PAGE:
One of the most difficult parts of getting out of debt is transitioning from a spender to a saver. I’ll be honest with you. My wife and I loved to spend money. I loved it so much that I racked up over $16,000 in credit card debt over a period of a few years. That $16,000 doesn’t even include all of the other things that I bought on my credit card that I paid off at some point. For my wife and me, going from spenders to savers has been a little more difficult than you would think.
Our Spending Years
My wife and I have been working since an early age. I started working odd jobs in the neighborhood when I was about 12. I would mow peoples lawns, clean out their garages, etc. It earned me a few bucks to play around with. Sure, I saved some money here and there, but as soon as those savings hit a threshold, I spent it. Due to my spending, things began to pile up in my room. I had new video games, a cell phone, CDs, and all the new electronics. Life was good and I had plenty of things to show for it.
As the years went on, I got real jobs that paid me a little more than the neighbor down the street. That money helped me get a car, pay for gas, and take my future wife out on dates. Then came college and the dreaded first credit card. Man did I love that piece of plastic. I mean, they only gave me a $500 credit limit. What could go wrong? Well, as you can guess, I got more cards and higher credit limits. I was buying new computers, clothes and every new cell phone that came out (can you tell I like electronics?). Oh the days of spending…..
My wife started working at 15. I can still remember picking her up at the local fast food joint smelling like deep fried goodness. She spent her money on clothes and loved doing it in the process. It was her weakness and she knew it. Being the first born child, she didn’t get the hand-me-down clothes like her sister (who made out like a bandit if you ask me). My wife wanted to look good and she spent her money on clothes to do it. She never really racked up any major credit card debt (she mostly used cash). The most credit card debt she had was a few thousand dollars worth and it was all school supplies (she was in a major that required additional things). She loved knowing that her money was hers and she could do what she wanted with it. Oh the days of spending…..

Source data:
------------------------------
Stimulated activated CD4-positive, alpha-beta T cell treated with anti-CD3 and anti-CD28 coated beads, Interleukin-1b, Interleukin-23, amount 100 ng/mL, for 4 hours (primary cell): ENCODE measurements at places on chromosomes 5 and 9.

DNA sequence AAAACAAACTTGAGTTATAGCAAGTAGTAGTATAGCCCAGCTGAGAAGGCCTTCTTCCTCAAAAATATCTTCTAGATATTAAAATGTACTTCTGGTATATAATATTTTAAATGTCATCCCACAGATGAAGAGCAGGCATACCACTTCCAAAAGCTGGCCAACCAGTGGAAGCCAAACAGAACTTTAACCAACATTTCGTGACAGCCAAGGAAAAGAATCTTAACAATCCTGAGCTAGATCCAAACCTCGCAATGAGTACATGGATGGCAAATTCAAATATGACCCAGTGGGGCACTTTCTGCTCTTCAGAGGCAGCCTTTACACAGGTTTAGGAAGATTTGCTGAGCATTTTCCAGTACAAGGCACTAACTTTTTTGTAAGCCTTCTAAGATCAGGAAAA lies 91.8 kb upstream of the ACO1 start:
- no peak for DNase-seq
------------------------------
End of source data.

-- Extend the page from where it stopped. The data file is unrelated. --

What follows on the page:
Time to Shred the Cards
Even before we said “I do”, we knew financial trouble was on the horizon if we didn’t do something. We sat down, came up with a game plan, and wrote down our goals. The first thing to go was our credit cards. Let me tell you something, shredding something that has been in your life for almost 7 years is tough. Knowing that we couldn’t buy anything on a whim was even tougher. Here are a few things that we did to help ease the pain:
1. We Wrote Down Our Goals and Came Up With a Game Plan
Like I mentioned above, we sat down and had a deep discussion about our financial future. We talked about what we wanted out of life and how we were going to achieve that while not adding to our debt. It was a difficult night, but we came out of it stronger financially and as a couple.
2. We Set Up a Budget
This was one of the harder things in the process. Before we got married we were free spenders. Sure we made sure we didn’t overdraft our accounts, but we spent our money on what we wanted. In the budget, we spent every dollar on paper and stuck to it. Sure there are times when we veer of the path somewhat, but we correct it and move on.
3. We Didn’t Cut Out Everything
When most people think about budgeting, they think about cutting everything down to the bare minimum. Well, we just couldn’t do that. We would go crazy and knew it would end up hurting us in the long run (by causing us to revert back to our old ways). So in our written plan, we budget for things such as eating out once or twice a month. I mean, sometimes you just need to get out of the house and interact with people or spend some romantic time with your spouse. We also budget about $50 a month to spend on clothes. The budget actually helps my wife think long and hard about what she is buying. Before, she just bought what she wanted when she wanted it. Having the budget changes that.
Well, there you have it. That’s how we transitioned from spenders to savers. Let me just say that it was hard and still continues to be today.
How did you handle your transition? Was it easy, hard?